Having grown up when microwave ovens looked more at home in the Jetsons’ kitchen than in those of most Americans, I still remember when at least one of our weekday meals comprised leftovers, carefully and even lovingly heated up either on the stove or in the oven. Sometimes the remains of a meal were metamorphosed into an entirely new dish, a pasta, a frittata, even a hash. Other times, especially with stews and casseroles, they were simply brought back up to serving temperature over a low flame or in a warm oven.
The few times I’ve knowingly had microwaved food (I can’t account for every restaurant meal I’ve had), it’s had a strange characterless flavor and even more unnatural texture. The extreme heat of the first bite was quickly followed by cooler and sometimes even frosted morsels. I haven’t even mentioned that weird smell that comes as the food is reheated in one of these modern wonders. When I worked in an office, I recall going into the lunchroom when co-workers were “cooking” their microwave gourmet meals in plastic plates. I wasn’t sure which was responsible for the aroma, the food or the plastic.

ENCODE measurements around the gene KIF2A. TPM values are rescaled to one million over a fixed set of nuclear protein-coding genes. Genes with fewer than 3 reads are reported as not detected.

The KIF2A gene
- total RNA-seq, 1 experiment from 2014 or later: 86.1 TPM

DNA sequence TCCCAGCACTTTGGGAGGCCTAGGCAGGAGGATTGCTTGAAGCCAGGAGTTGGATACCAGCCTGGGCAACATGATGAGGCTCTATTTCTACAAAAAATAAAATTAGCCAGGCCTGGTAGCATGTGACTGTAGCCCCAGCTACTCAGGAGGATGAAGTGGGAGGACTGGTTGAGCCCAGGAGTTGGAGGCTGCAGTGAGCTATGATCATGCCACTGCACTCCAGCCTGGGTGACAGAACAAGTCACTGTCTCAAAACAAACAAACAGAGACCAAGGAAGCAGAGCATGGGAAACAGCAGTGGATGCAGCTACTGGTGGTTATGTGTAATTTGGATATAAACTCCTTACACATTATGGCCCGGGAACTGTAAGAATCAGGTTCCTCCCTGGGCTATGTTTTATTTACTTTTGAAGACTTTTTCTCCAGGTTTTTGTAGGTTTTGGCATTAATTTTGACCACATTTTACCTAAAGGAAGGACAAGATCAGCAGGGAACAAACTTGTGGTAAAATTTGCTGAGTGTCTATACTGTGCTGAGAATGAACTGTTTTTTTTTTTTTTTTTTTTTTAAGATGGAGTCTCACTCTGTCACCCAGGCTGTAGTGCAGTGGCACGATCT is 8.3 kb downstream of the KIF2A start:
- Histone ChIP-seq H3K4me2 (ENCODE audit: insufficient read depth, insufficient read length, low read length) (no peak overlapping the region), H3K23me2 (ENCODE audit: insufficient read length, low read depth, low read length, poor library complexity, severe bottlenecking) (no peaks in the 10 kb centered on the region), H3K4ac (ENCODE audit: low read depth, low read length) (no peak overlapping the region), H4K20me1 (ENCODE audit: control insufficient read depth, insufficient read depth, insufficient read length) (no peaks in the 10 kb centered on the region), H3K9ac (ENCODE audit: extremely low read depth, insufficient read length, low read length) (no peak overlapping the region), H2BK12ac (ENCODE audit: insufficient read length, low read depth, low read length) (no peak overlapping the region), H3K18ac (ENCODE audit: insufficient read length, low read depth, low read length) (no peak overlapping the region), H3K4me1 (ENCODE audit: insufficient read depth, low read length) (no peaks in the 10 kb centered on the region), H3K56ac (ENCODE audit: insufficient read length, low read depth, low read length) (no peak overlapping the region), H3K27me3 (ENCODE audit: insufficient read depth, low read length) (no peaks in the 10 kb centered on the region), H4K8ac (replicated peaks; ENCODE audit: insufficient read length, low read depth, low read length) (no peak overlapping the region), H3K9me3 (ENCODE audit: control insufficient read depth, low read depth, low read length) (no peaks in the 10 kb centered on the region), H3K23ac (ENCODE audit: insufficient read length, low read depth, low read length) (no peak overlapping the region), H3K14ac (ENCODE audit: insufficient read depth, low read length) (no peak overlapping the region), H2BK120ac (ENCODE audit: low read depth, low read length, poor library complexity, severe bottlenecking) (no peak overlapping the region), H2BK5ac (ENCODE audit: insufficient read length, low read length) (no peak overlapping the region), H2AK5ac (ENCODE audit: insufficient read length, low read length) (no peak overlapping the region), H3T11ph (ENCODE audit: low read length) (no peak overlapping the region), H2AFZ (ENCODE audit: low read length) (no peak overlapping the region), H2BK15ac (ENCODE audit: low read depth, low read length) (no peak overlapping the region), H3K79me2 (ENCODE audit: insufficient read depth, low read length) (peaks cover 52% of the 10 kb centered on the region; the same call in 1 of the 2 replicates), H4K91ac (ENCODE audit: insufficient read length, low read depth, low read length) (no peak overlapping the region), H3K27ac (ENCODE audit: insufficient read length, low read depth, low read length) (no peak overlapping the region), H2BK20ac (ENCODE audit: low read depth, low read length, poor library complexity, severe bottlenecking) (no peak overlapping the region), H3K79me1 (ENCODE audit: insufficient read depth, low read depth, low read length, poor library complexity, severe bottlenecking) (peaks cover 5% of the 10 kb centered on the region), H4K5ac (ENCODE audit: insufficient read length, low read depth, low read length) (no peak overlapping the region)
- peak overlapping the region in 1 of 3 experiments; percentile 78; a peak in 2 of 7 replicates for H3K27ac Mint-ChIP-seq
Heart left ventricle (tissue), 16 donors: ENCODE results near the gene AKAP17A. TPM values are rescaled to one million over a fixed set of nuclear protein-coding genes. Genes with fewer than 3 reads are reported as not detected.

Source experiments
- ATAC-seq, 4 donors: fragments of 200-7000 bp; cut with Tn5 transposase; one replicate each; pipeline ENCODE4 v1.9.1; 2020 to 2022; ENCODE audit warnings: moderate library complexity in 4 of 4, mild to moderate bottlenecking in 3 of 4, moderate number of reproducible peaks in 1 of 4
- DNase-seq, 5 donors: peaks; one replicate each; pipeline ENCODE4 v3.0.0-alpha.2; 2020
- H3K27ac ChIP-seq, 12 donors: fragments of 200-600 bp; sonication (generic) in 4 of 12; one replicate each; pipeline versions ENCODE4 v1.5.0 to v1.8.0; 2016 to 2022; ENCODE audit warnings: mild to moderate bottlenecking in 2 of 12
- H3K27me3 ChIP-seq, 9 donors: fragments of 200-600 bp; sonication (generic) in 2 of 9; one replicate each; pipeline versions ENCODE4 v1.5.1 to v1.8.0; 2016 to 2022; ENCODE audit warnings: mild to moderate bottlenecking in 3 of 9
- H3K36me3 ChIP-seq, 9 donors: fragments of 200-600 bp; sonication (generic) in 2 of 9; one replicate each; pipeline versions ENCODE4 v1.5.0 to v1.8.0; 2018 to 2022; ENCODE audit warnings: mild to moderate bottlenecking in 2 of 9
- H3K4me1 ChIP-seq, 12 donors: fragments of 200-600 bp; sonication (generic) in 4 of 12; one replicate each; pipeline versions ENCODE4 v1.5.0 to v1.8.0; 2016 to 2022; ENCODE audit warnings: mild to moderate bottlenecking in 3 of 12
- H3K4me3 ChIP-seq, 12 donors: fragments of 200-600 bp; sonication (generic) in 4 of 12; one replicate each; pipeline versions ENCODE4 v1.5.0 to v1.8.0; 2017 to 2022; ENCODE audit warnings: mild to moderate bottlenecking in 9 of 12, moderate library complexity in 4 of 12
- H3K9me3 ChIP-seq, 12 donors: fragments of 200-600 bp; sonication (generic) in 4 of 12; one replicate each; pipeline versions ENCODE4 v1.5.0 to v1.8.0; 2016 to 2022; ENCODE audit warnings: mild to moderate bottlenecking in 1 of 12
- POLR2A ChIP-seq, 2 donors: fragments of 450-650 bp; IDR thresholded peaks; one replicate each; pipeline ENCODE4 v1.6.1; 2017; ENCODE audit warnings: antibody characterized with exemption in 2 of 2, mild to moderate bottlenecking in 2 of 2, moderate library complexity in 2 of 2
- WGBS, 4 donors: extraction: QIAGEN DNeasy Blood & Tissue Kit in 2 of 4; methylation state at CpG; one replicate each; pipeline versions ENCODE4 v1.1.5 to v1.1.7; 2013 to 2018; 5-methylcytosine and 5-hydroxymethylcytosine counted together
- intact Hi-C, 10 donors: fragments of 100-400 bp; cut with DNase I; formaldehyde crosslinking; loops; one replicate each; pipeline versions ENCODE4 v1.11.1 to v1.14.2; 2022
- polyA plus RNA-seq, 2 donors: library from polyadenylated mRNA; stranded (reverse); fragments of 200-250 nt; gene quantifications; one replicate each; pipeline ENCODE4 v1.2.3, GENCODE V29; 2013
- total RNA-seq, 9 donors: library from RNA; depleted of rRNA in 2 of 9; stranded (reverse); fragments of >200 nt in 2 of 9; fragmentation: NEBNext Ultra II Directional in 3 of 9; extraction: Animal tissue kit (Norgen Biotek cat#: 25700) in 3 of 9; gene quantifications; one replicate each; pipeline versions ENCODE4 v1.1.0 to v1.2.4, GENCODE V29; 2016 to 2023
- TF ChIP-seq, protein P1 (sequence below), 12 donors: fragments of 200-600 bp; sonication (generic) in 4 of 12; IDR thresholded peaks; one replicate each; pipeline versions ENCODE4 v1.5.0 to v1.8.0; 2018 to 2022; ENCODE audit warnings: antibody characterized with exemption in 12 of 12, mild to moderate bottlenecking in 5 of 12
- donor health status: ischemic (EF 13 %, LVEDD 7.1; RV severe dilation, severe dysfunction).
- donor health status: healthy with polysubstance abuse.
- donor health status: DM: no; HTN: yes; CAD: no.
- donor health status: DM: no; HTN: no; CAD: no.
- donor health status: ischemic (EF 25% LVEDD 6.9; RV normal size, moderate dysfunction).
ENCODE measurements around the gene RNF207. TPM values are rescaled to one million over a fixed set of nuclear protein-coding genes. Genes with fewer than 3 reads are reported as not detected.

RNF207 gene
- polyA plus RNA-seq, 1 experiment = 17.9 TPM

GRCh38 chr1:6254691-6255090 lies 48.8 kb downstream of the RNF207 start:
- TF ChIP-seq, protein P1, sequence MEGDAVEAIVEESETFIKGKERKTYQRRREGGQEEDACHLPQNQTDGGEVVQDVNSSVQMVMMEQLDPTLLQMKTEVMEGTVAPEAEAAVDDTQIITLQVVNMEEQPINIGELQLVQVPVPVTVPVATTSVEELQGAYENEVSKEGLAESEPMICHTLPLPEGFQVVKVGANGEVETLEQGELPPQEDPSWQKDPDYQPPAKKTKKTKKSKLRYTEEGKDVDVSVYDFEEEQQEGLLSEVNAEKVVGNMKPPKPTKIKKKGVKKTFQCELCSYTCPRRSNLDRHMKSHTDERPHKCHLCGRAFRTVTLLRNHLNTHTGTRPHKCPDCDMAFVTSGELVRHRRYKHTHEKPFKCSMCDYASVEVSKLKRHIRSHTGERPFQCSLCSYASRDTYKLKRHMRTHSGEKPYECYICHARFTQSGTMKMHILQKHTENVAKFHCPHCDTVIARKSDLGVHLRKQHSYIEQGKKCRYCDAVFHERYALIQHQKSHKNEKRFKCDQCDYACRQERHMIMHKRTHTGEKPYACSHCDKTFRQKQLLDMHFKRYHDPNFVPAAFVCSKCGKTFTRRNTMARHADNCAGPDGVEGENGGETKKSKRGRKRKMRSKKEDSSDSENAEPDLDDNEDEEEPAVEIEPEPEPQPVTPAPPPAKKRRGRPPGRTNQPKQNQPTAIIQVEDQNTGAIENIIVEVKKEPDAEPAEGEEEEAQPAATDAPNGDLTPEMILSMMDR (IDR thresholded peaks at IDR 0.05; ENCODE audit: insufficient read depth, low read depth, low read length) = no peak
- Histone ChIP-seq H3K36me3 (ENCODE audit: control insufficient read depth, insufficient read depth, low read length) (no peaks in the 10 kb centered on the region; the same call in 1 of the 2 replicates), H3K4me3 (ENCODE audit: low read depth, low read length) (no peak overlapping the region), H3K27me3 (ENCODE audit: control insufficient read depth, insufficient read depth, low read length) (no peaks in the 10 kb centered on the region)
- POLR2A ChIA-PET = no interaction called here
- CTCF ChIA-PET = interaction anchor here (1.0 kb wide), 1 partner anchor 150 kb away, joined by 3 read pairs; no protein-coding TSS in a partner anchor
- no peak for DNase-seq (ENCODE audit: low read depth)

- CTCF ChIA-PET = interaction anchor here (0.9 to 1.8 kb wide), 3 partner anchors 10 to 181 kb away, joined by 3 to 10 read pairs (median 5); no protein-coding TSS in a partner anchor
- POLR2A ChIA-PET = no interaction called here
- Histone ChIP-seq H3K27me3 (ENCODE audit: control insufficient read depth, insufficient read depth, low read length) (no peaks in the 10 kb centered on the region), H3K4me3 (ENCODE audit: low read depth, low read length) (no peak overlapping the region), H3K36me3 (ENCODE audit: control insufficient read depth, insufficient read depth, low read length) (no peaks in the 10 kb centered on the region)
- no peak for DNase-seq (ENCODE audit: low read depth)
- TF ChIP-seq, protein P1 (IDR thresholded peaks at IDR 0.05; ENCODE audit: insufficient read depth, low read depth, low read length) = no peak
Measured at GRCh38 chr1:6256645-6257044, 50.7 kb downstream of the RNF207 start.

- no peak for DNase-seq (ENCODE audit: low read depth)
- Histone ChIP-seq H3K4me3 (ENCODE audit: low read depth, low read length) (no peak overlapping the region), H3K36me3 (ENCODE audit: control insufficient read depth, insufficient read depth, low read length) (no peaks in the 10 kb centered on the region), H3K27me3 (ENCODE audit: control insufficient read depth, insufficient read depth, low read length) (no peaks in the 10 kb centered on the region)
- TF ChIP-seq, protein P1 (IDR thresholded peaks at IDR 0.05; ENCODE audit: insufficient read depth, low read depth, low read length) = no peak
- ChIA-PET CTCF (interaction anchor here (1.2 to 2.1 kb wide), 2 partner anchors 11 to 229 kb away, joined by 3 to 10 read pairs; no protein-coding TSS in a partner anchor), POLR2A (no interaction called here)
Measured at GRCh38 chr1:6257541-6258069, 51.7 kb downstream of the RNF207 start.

Today our microwave is used to soften a stick of butter that we may need for a recipe or to jumpstart the baking of a potato. I can’t think of anything else.
For leftovers, I go back to my roots and, like my mother and aunt, use either my stove or my oven to do the restoration work. The food is always as good and sometimes even better than it was on its debut. Such was the case last night, when I reheated our roasted chicken thighs from Monday night with our ratatouille from Tuesday. I placed both in a heavy bottomed pan, added a small amount of water, and cooked them covered for about 20 minutes starting with a medium flame followed by a low one. As they reheated, I prepared some fresh Basmati rice as a side. When finished, the chicken thighs were infused with the flavors of the ratatouille and the ratatouille was even more delicious than on the first night.
The old way of reheating may indeed take longer than the modern, but the 20 or 30 minutes difference is, in my opinion, well worth it.
Wine Pairing: Dry Rose